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I'm trying to reverse the order of bits in C (homework question, subject: bitwise operators). I found this solution, but I'm a little confused by the hex values (?) used -- 0x01 and 0x80.

  unsigned char reverse(unsigned char c) {
     int shift;
     unsigned char result = 0;

     for (shift = 0; shift < CHAR_BITS; shift++) {
        if (c & (0x01 << shift))
            result |= (0x80 >> shift);
     }
     return result;
  }

The book I'm working out of hasn't discussed these kinds of values, so I'm not really sure what to make of them. Can somebody shed some light on this solution? Thank you!

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One oddity in the code...CHAR_BITS is not the standard define - it is CHAR_BIT, defined in <limits.h>. –  Jonathan Leffler Apr 17 '10 at 23:47

3 Answers 3

up vote 3 down vote accepted

0x01 is the least significant bit set, hence the decimal value is 1.

0x80 is the most significant bit of an 8-bit byte set. If it is stored in a signed char (on a machine that uses 2's-complement notation - as most machines you are likely to come across will), it is the most negative value (decimal -128); in an unsigned char, is is decimal +128.

The other pattern that becomes second nature is 0xFF with all bits set; this is decimal -1 for signed characters and 255 for unsigned characters. And, of course, there's 0x00 or zero with no bits set.

What the loop does on the first cycle is check if the LSB (least significant bit) is set, and if it is, sets the MSB (most significant bit) in the result. On the next cycle, it checks the next to LSB and sets the next to MSB, etc.

| MSB |     |     |     |     |     |     | LSB |
|  1  |  0  |  1  |  1  |  0  |  0  |  1  |  1  |   Input
|  1  |  1  |  0  |  0  |  1  |  1  |  0  |  1  |   Output
|  1  |  0  |  0  |  0  |  0  |  0  |  0  |  0  |   0x80
|  0  |  0  |  0  |  0  |  0  |  0  |  0  |  1  |   0x01
|  0  |  1  |  0  |  0  |  0  |  0  |  0  |  0  |   (0x80 >> 1)
|  0  |  0  |  0  |  0  |  0  |  0  |  1  |  0  |   (0x01 << 1)
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Careful. The negative values are only valid for for twos-complement representation of integers. In ones-complement or sign-magnitude the bit-patterns have different meanings. C doesn't mandate the use of twos-complement. –  Steve Emmerson Apr 17 '10 at 23:52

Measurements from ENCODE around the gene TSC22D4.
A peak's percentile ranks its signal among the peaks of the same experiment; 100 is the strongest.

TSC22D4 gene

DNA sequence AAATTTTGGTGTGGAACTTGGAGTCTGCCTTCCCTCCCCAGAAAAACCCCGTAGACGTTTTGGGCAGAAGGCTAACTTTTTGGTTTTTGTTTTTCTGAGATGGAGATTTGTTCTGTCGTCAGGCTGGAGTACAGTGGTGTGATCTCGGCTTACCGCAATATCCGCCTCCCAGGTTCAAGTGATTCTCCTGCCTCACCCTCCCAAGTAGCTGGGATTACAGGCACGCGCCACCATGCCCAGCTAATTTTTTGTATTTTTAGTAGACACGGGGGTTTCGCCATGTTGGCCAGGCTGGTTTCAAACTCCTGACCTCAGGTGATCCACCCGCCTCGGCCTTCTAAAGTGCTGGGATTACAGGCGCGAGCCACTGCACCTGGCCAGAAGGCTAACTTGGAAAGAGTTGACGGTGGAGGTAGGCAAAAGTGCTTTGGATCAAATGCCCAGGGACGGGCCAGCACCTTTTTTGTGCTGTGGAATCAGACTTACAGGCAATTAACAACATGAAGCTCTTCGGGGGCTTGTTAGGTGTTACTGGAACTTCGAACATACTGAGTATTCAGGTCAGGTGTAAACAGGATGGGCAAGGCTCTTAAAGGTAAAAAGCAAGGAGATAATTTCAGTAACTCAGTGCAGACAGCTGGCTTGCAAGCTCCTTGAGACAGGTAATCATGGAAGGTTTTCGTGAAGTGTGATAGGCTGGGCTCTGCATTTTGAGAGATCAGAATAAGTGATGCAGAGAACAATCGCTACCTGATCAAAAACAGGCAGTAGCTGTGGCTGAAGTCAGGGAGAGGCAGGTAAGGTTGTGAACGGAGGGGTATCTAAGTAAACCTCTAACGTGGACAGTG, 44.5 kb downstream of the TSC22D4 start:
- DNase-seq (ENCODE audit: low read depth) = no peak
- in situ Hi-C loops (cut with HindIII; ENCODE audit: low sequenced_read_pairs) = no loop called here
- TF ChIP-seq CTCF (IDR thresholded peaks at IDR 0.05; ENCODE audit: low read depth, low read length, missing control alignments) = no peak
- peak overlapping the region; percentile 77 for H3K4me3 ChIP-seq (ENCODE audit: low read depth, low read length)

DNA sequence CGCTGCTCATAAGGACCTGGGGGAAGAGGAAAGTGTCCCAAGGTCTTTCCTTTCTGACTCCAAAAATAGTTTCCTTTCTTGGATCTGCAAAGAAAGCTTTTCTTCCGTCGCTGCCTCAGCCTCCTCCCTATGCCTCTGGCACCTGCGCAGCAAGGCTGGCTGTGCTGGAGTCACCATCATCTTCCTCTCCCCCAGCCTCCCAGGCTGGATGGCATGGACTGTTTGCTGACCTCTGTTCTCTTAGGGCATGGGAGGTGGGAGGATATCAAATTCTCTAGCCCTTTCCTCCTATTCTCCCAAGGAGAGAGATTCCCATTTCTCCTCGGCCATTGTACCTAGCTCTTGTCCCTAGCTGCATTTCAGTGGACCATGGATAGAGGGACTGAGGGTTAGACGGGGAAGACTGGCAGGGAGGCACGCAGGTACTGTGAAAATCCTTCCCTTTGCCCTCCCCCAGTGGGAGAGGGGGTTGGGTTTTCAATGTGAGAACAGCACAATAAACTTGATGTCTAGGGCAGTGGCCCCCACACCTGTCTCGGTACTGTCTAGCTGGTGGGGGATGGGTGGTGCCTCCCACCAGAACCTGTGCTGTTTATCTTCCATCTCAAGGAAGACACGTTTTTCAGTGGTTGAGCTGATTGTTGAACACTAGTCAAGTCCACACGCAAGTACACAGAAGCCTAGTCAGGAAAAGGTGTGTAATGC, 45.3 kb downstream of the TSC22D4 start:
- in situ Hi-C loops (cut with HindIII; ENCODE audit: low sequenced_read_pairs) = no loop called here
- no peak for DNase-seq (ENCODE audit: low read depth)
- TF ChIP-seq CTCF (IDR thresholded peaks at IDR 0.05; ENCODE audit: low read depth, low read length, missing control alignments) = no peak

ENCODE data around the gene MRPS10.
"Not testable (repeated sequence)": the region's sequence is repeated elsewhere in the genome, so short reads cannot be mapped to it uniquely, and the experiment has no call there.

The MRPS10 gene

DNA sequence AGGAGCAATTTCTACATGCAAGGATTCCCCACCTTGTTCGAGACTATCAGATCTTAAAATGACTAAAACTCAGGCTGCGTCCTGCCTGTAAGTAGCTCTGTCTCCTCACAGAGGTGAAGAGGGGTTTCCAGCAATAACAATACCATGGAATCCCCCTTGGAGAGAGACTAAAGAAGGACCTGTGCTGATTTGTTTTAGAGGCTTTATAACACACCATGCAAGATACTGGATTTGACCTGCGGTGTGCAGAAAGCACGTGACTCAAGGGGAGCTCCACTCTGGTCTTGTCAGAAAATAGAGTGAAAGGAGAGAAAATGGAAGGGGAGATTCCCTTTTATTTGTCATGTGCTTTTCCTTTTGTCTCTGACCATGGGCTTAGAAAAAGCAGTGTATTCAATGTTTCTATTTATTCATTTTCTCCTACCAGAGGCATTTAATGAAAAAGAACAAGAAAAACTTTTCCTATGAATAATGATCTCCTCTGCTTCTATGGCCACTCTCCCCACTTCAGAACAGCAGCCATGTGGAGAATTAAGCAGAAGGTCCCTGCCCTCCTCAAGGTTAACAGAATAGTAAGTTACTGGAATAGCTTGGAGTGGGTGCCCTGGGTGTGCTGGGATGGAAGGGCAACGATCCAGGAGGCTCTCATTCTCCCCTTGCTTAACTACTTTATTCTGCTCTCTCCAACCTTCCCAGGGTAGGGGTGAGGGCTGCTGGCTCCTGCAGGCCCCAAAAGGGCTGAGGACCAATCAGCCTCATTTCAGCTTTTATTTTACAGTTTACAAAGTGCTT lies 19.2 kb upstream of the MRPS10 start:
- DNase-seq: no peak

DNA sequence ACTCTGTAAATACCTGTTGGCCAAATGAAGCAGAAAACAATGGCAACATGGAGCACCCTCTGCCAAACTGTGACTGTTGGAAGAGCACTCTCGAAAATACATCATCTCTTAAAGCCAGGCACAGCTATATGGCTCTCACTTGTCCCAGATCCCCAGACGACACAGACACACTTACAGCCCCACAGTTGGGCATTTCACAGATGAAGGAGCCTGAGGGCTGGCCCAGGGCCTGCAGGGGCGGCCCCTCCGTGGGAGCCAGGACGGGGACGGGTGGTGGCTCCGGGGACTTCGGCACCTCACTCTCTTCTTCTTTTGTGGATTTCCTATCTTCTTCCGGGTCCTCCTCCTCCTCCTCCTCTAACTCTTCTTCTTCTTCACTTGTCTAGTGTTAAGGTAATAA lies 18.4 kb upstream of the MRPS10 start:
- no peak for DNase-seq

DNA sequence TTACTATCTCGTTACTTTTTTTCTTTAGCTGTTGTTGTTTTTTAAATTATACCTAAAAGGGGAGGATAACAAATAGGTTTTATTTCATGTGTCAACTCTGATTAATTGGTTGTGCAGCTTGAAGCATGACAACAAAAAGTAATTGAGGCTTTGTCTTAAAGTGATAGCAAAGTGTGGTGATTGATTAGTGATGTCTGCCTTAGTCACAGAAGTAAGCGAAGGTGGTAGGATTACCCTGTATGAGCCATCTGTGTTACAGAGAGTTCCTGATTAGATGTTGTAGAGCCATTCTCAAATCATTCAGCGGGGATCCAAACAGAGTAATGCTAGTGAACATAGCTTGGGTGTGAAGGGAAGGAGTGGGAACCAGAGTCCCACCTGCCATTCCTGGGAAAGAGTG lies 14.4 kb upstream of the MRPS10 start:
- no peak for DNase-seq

@Steve: true enough...I've adjusted the answer accordingly. –  Jonathan Leffler Apr 17 '10 at 23:54
    
Wow. Thank you for the explanation -- the illustration really locked it in for me. –  ajax81 Apr 18 '10 at 2:18

Each hex digit represents 4bits, so

  • 0x01 is just a long way of writing 1.
  • 0x80 is a short way of writing in binary [1000][0000], or 128.

The solution is using bitwise operators to test and set values.

The expression:

if (a & b) { ... }

executes '...' if the same bit is 1 in both 'a' and 'b'.

The expression

c |= b

sets the bits in 'c' to 1, if they are 1 in 'b'.

The loop moves the test & set bit down the line.

Good luck!

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0x01 means 1—a one in the ones place—and 0x80 means 128—an 8 in the sixteens place. Those numbers refer to the lowest bit and highest bit in an eight-bit number, respectively. Shifting them gives masks for the individual bits in the byte.

Edit: In a hexadecimal number, the digits go in powers of sixteen, not powers of ten. So the first digit from the right is the ones place (0x1 = 1), the second digit is the sixteens place (0x10 = 16), the third digit is the two-hundred-fifty-sixes place (0x100 = 256), and so on.

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Sixteens place? Do you want to fix that or explain that? –  Jonathan Leffler Apr 17 '10 at 23:38
2  
If you look at each nybble as a digit in the base-16 representation of the number, then 8 is in the sixteens place. But I doubt this will relieve the OPs confusion. –  GregS Apr 17 '10 at 23:41

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